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Insanity And Procrastination: An Analysis Of Hamlet’s Inaction And Mental Degeneration

1265 words - 6 pages

Vengeance, redemption, and desire plague Denmark’s royal family in William Shakespeare’s Hamlet after a haunting family secret forces Prince Hamlet to choose between morality and honor. After Hamlet’s father dies, the kingdom hastily adjusts to his uncle Claudius’ reign; however, Hamlet remains devastated and loyal to his father. When his father’s ghost unveils that Claudius poisoned King Hamlet, the prince’s devastation mixes with a fervent desire for revenge that eventually dictates his every thought. Despite being ostensibly committed to avenging his father’s death, Hamlet habitually discovers reasons to delay action. As Hamlet’s procrastination persists, his familial relations ...view middle of the document...

I eat the air; promise-crammed. You cannot feed capons so,” (Shakespeare, 3.2.99-101.) Despite the cryptic nature of Hamlet’s response, it is undeniably courteous, which is starkly contradictory to Hamlet’s intent. This interaction allows the audience to grow cognizant of the distance between Hamlet and his family. In his essay “The Player’s Speech in Hamlet,” Arthur Johnston states that Hamlet’s play “is a deliberate use of the device of a mirror” that forces Claudius to “recognize the representation of his own guilty deed,” (Johnston, 21) which confirms the meticulous nature of Hamlet’s plan. By acting in one manner while speaking in another, Hamlet attempts to balance two contrasting lives, one that, as Irving Richards writes in “The Meaning of Hamlet’s Soliloquy,” is determined “to avenge his father” and one which is consumed by an “inhibiting prosperity to oversubtle philosophizing,” (Richards, 741.) It seems inevitable that these opposing lives will lead to Hamlet’s mental degeneration, for Hamlet must constantly decipher between his real emotions and his facade. As Hamlet sacrifices honesty for vengeance, his familial relations continue to deteriorate rapidly, which ultimately sets the stage for the murderous scene that occurs at the play’s conclusion.
While attempting to balance his fragile sanity and false madness, Hamlet becomes chronically paranoid and distrusts his environment without sufficient evidence; therefore, he develops a loneliness that further fuels his downfall. Hamlet’s bizarre actions prompt Claudius to employ Hamlet’s friends, Rosencrantz and Guildenstern, to spy on Hamlet and determine the source of his madness. When meeting with his friends, Hamlet almost immediately announces, “you were sent for, and there is a kind of confession in your looks…I know the good king and queen have sent for you,” (Shakespeare, 2.2.300-304.) Despite the accuracy of Hamlet’s presumption, the audience realizes that Hamlet no longer assumes his surroundings are genuine, which directly correlates to his mental degeneration. Hamlet feels that his entire society is working to discredit him and that he can no longer trust even his friends; therefore, he becomes exceedingly meditative and lonesome. As Hamlet grows entangled in his plot to avenge his father’s murder, his paranoia intensifies until he is incapable of understanding his environment and justifying his actions.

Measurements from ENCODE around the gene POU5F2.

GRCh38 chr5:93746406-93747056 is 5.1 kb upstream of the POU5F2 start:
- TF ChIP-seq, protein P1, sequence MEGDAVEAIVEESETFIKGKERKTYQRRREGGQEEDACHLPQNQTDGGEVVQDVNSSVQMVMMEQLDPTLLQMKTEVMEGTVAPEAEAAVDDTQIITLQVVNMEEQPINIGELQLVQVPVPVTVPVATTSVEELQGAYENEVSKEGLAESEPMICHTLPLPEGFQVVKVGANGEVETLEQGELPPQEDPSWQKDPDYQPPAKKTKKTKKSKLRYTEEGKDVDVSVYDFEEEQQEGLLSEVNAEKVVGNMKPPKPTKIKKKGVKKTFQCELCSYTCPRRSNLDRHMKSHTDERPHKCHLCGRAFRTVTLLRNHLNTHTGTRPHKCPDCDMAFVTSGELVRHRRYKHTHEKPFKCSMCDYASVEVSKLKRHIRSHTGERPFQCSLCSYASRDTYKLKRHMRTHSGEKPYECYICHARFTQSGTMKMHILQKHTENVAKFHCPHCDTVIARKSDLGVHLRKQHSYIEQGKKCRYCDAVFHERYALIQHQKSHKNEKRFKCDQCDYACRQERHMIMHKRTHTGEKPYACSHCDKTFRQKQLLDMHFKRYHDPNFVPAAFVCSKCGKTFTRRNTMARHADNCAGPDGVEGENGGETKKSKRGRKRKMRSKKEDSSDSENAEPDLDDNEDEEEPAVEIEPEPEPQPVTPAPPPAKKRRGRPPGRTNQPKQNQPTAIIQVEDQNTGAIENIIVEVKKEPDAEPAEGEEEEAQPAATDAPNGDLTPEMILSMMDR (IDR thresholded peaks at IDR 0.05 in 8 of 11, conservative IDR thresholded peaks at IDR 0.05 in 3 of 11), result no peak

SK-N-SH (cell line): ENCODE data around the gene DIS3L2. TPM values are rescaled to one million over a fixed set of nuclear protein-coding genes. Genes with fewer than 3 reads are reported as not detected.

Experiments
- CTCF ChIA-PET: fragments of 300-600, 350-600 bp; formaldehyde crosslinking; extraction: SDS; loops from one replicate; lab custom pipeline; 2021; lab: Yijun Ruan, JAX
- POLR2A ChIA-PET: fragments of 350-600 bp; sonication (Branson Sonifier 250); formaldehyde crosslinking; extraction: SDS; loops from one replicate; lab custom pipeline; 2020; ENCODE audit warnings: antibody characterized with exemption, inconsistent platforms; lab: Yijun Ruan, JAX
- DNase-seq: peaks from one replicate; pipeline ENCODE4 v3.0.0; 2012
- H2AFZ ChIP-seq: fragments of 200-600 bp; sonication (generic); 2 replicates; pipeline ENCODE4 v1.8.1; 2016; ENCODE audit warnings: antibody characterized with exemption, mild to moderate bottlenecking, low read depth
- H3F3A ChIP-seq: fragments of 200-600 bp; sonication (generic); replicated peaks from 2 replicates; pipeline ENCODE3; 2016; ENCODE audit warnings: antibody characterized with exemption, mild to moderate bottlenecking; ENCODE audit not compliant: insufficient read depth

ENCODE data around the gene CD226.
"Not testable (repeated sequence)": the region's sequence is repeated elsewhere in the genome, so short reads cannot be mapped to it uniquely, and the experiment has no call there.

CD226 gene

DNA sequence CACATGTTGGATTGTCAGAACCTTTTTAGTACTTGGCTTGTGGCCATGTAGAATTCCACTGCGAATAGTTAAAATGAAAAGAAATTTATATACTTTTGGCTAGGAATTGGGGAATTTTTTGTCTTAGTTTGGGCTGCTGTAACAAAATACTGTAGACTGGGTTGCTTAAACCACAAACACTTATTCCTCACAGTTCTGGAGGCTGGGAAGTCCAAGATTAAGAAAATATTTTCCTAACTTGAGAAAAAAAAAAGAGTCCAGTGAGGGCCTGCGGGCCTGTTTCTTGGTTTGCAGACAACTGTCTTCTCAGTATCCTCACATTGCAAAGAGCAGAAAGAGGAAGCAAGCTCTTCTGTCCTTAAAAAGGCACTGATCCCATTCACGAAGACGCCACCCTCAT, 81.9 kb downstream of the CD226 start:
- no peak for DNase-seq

The ferocity of Hamlet’s chronic paranoia quickly fosters an obsession with perfection that further hinders his ability to act, gnaws at his spirit, and significantly taints his sanity. After Claudius’ guilt is verified, Hamlet discovers the king praying by himself. This initially appears as the ideal condition to exact revenge, yet Hamlet cannot allow himself to act. Hamlet unsheathes his sword and prepares to murder Claudius when his obsession with the perfect retaliation suddenly dictates his action. He states, “this is hire and salary not revenge…am I then revenged to...

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